Israel Positions Itself to Become the Center For Driverless Cars

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【Summary】According to a report by The Detroit News, Israel is quickly overtaking Detroit and Silicon Valley as a global leader in autonomous technology.

Vineeth Joel Patel    Mar 29, 2017 10:55 AM PT
Israel Positions Itself to Become the Center For Driverless Cars

At the moment, Detroit, Mich. and Silicon Valley, Calif. are prime locations for automakers to set up shop to develop, test, and engineer autonomous technology. Silicon Valley has the startups and individuals that are familiar with the technology that goes into creating driverless vehicles, while Detroit provides access to suppliers and automakers. It shouldn't come as a surprise, then, that these two locations are becoming go-to spots for companies and automakers interested in self-driving tech. 

Make Way For Israel

The Detroit News, though, believes that there's another location that is setting itself up to becoming the center of the autonomous world – Israel. 

That may sound like a bit of a stretch, but there's sound logic behind the claim. With Intel purchasing Mobileye, the Israeli-based technology company, for $15.3 billion, the country has been put on the map as a global leader in the quickly emerging segment of driverless technology. But Mobileye isn't the only tech company in the country. 

As the report points out, Israel is now home to numerous startups that provide crucial components for self-driving cars. These parts include, sensors, data collection software, and cybersecurity systems for driverless vehicles. The Detroit News believes these startups have propelled Israel to the same level as Silicon Valley and expects the country to expand within the next decade, as well.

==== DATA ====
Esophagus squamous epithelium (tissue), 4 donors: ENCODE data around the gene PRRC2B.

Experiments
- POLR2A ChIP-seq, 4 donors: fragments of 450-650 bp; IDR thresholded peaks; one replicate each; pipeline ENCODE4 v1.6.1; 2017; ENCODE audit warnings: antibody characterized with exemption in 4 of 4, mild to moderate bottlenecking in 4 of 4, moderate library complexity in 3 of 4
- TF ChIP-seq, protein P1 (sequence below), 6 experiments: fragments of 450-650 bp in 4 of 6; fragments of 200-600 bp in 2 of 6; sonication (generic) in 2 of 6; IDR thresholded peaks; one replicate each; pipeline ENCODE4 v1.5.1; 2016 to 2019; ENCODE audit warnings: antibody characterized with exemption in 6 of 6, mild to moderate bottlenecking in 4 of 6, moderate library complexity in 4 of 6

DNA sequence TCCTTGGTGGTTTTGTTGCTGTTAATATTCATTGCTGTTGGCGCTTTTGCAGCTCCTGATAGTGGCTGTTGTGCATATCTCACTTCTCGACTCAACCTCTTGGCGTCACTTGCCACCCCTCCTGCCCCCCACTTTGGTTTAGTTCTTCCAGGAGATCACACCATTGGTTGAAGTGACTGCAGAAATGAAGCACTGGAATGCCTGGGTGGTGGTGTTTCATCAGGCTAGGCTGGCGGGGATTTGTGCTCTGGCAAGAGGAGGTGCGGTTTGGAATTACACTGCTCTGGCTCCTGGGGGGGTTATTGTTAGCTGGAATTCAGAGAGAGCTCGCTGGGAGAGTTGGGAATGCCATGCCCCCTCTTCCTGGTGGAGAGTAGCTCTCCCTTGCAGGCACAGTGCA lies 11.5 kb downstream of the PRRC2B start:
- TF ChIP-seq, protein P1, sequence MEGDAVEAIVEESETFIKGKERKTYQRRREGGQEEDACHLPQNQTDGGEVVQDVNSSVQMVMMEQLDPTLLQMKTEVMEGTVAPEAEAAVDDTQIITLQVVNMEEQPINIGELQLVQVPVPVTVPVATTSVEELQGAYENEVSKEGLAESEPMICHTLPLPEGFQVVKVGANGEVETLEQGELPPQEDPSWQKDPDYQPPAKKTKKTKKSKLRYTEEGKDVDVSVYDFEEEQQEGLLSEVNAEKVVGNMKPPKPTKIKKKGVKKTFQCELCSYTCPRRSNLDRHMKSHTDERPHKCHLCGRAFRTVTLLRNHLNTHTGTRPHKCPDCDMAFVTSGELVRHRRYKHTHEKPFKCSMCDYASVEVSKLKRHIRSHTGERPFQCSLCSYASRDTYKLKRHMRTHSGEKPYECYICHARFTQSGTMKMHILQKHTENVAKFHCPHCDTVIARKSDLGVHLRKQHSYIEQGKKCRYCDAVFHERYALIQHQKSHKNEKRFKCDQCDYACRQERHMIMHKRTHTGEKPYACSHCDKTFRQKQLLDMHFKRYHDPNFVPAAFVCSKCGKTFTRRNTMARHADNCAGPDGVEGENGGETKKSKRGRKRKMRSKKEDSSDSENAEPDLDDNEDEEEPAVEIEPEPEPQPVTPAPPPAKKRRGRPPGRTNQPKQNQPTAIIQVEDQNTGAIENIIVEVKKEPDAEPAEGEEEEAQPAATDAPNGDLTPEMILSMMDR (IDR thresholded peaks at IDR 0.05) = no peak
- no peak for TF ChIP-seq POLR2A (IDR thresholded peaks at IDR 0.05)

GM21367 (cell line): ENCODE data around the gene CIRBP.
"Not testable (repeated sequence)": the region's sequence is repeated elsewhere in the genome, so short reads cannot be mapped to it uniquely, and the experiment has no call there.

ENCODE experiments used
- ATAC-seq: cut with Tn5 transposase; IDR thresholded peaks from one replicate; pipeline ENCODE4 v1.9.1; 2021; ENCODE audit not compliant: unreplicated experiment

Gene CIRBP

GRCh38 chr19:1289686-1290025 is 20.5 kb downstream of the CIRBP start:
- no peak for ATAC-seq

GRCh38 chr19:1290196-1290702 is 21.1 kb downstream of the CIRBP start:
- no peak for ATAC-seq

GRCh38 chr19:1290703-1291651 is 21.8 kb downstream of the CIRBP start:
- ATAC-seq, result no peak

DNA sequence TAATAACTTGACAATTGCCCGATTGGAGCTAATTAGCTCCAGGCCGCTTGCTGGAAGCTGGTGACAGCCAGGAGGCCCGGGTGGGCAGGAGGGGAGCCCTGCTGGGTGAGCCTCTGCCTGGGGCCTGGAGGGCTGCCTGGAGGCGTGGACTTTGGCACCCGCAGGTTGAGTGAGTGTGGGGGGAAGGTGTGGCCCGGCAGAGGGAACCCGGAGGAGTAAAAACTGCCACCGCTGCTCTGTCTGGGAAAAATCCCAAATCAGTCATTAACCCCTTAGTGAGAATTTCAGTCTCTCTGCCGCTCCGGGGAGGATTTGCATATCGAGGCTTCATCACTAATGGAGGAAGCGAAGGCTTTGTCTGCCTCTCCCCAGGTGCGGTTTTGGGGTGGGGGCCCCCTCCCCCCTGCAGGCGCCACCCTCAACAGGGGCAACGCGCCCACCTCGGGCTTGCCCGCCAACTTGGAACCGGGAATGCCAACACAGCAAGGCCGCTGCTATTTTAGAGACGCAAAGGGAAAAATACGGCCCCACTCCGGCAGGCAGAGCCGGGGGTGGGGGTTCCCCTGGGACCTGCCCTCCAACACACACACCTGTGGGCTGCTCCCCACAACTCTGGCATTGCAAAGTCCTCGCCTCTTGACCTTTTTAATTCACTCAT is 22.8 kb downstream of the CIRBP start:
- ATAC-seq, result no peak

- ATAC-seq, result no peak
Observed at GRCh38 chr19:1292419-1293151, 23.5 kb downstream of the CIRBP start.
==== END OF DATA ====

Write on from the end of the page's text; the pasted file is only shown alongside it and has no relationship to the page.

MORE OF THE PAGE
According to Lior Zeno-Zamanski, executive director of EcoMotion, a nonprofit group that promotes smart transportation in Israel, global interest is on the rise. "In the last 12 months, the global interest is rising more and more," Zeno-Zamanski told The Detroit News. "Everyone is looking out for the next Mobileye." 

Automakers Scramble To Get Their Footing

The situation, as Zeno-Zamanski points out, has caused the number of startups in the country to increase. She claims that Israel's smart transportation sector has attracted approximately $4 billion in investments over the past four years. Two leaders in the industry, Mobileye and Waze, are responsible for nearly half of the funds. During the same period of time, the number of startups in Israel has also increased from 87 to over 500. 

Major automakers have noticed the trend and have started to get a foothold in the country, as well. The Detroit News reports that General Motors has opened a research center in Israel, while Daimler and Renault are in the process of opening buildings too. Those aren't the only automakers that are in the area, though, as the outlet claims BMW, Subaru, Honda, Toyota, Ford, Volvo, Hyundai, and Audi are active in the market, as well. 

Michael Granoff, president of Maniv Mobility, believes that the automotive industry is "ripe for change" and as a leader of one of the country's only venture firms that's dedicated to developing automotive tech, he has a point. Citing the inefficiencies, high costs of owning a vehicle, traffic, and the figure of global road fatalities, Granoff believes that Israel is poised to lead the change as a technology superpower. 

"What we are witnessing is the digitization of transportation, and digitization is something that Israel has been a leader in," said Granoff. 

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